Fischer’s thesis is entitled “Earth’s accretion, core formation, and core composition.” Geballe’s thesis is entitled “Melting and freezing of metals under the high pressures of planetary interiors.” They both were formally presented with the award at the 2014 American Geophysical Union Fall Meeting, held 15–19 December in San Francisco, Calif.
Rebecca Fischer received her B.A. in integrated science and Earth and planetary sciences from Northwestern University in 2009. She is currently working toward a Ph.D. in high-pressure mineral physics under the supervision of Andrew Campbell at the University of Chicago. Her research interests include the compositions of Earth and planetary cores and the physical and chemical processes that determine their compositions.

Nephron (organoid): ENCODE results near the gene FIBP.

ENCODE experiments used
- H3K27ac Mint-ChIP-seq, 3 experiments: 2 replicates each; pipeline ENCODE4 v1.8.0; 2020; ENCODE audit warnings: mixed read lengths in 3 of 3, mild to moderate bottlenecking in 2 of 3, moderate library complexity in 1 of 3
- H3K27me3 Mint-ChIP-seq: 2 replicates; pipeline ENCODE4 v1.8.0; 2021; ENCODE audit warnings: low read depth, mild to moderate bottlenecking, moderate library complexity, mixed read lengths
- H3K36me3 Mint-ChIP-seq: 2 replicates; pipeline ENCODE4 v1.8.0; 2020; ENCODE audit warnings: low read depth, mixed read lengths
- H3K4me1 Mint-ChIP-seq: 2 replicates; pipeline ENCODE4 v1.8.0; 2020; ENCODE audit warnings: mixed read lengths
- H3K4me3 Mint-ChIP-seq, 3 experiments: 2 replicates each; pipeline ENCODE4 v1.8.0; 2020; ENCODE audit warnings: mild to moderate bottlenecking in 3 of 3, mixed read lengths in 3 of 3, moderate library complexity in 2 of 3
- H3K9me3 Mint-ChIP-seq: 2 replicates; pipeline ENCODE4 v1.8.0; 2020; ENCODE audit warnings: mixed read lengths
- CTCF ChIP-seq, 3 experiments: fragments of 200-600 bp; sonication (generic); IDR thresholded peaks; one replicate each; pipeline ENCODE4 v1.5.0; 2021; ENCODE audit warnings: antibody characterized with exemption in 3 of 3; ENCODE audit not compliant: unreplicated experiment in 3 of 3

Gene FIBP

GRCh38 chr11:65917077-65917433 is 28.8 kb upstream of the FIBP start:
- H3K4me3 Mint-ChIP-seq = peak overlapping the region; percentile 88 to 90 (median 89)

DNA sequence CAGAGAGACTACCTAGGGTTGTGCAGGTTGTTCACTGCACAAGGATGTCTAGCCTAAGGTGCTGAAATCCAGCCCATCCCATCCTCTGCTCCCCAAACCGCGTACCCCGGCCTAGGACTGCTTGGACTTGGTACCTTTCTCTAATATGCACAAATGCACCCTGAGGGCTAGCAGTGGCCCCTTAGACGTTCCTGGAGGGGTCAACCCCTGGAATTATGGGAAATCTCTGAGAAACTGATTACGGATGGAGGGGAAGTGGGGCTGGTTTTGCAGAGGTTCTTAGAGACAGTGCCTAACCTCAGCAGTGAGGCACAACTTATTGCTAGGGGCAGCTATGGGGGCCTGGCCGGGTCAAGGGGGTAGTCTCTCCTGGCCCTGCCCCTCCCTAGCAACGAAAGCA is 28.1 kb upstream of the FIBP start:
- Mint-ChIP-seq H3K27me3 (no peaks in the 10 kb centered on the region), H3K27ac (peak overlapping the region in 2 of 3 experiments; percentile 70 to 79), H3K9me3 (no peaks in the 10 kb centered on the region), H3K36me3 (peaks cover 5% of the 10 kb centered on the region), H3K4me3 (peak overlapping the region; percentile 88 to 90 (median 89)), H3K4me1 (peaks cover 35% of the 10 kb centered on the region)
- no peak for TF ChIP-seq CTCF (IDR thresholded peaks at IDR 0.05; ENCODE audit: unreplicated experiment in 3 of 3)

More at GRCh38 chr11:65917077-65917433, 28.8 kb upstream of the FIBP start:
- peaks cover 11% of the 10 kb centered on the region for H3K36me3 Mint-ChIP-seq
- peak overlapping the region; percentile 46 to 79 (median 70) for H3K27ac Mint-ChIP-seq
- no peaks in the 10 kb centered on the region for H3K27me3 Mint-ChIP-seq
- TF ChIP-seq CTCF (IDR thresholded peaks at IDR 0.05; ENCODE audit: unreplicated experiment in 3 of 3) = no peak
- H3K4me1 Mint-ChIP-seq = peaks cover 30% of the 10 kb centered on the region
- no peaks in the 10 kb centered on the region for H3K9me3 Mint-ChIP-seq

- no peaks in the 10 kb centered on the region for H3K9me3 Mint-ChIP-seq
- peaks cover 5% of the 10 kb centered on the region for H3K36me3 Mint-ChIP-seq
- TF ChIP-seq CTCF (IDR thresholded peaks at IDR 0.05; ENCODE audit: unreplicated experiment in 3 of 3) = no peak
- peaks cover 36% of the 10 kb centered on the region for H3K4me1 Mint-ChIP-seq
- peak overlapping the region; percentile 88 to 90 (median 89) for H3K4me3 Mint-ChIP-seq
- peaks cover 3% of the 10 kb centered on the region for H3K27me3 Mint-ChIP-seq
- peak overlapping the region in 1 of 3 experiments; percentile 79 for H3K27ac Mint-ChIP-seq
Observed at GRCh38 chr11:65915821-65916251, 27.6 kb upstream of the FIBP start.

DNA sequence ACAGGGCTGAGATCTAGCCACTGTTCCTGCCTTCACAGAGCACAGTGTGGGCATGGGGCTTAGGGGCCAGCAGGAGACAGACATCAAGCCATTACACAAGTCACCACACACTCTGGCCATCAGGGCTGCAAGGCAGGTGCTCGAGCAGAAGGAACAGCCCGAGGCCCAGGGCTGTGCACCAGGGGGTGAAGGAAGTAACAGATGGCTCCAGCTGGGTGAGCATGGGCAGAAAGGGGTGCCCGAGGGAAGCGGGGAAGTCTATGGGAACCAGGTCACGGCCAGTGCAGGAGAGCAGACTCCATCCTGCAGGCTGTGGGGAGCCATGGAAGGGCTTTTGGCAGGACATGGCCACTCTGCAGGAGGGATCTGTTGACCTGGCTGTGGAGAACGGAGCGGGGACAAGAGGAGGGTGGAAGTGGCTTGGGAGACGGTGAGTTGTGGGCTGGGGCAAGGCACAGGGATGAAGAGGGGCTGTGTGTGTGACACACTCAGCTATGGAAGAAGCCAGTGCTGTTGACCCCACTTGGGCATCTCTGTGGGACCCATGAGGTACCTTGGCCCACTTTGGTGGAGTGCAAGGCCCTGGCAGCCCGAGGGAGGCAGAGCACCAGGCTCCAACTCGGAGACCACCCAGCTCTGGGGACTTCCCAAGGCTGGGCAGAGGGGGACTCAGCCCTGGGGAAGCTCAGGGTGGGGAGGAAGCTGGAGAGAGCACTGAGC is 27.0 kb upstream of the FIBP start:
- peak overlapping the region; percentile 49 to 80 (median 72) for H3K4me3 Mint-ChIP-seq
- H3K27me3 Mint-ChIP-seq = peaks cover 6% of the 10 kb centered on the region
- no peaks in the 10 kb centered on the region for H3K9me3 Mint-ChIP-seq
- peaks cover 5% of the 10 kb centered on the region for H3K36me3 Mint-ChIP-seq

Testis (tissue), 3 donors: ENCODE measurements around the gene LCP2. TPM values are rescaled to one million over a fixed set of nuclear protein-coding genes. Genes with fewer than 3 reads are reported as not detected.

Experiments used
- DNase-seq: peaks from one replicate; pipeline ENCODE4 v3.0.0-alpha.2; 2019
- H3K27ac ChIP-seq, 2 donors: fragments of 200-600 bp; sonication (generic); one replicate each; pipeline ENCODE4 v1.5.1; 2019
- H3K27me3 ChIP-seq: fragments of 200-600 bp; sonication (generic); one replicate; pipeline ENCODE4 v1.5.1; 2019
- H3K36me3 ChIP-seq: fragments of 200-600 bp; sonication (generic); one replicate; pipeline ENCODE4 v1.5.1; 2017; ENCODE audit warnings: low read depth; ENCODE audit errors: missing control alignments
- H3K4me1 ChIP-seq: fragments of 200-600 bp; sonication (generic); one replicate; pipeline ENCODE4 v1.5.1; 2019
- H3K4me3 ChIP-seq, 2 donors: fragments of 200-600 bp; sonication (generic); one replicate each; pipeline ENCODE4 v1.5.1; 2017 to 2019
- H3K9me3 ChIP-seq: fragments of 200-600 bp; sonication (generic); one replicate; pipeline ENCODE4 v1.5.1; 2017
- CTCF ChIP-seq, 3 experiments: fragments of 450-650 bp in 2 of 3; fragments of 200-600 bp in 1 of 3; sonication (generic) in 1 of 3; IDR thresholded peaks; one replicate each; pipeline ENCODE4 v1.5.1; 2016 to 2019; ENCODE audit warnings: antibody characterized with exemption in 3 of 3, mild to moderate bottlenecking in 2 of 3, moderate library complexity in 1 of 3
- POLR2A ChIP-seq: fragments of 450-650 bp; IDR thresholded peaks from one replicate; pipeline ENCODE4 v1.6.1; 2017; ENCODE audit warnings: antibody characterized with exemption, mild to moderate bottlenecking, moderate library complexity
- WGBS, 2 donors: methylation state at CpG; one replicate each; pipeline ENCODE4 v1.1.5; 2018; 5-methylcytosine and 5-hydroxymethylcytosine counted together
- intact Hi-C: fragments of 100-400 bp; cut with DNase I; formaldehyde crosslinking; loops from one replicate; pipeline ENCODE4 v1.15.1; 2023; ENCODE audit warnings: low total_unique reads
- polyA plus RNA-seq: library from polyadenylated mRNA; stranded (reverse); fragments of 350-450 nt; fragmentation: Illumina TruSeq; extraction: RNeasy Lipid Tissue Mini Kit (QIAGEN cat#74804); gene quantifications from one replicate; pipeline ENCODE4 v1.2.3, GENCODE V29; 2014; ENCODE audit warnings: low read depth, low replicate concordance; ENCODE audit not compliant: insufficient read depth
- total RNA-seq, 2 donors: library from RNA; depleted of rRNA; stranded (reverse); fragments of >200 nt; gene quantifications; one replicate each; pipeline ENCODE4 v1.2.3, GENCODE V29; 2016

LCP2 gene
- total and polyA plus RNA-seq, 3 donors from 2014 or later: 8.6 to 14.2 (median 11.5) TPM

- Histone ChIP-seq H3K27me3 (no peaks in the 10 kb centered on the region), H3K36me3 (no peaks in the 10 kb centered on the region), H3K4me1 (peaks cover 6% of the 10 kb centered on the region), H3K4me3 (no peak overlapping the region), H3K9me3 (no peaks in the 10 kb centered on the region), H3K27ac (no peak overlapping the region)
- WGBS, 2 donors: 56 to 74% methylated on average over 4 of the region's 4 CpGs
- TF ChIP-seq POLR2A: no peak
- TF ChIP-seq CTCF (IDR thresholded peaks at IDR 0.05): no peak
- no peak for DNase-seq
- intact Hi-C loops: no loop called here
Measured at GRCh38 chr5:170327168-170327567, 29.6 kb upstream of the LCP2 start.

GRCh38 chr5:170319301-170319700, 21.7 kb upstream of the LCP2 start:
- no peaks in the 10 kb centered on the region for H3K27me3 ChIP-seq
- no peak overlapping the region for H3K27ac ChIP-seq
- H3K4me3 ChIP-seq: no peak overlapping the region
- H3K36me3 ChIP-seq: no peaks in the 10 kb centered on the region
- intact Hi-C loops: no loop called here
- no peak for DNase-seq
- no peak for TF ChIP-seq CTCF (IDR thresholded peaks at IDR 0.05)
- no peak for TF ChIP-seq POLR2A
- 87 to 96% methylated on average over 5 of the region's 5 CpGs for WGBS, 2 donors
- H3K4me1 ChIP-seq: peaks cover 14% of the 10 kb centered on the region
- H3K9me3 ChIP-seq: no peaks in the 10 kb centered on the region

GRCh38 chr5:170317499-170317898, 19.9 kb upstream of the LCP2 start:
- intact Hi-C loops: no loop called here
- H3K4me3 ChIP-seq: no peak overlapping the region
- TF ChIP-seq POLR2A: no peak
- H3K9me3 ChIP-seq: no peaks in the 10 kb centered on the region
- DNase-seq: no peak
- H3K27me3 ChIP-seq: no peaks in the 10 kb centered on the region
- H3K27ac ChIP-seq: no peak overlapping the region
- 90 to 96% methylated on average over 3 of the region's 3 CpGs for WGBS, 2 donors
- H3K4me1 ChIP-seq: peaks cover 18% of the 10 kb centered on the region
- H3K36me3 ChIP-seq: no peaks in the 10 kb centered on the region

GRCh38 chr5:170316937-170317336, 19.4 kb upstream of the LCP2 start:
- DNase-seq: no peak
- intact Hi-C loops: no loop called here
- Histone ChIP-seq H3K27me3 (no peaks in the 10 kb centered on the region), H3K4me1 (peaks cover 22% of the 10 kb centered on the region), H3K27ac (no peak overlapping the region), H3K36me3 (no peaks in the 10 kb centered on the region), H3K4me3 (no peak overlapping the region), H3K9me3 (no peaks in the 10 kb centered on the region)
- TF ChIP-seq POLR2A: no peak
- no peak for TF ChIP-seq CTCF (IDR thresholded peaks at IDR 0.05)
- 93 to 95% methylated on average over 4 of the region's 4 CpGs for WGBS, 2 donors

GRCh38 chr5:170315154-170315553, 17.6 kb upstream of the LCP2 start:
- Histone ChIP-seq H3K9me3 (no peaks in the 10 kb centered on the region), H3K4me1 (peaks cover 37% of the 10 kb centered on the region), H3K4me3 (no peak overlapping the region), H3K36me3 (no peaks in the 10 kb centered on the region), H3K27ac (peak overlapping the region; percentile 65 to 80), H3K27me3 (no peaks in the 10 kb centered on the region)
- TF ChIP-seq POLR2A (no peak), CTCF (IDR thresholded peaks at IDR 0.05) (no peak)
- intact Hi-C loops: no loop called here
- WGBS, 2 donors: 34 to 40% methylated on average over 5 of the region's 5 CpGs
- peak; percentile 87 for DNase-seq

Zack Geballe received his B.S. in physics from the University of Michigan Ann Arbor in 2008. In Fall 2014 he completed his Ph.D. in high-pressure mineral physics under the supervision of Raymond Jeanloz at the University of California, Berkeley. His primary research interests are the thermal evolution of the Earth’s core and the physics of melting, freezing, and amorphization.
Citation: AGU (2015), Fischer and Geballe Receive 2014 Mineral and Rock Physics Graduate Research Awards, Eos, 96, doi:10.1029/2015EO027523. Published on 6 April 2015.
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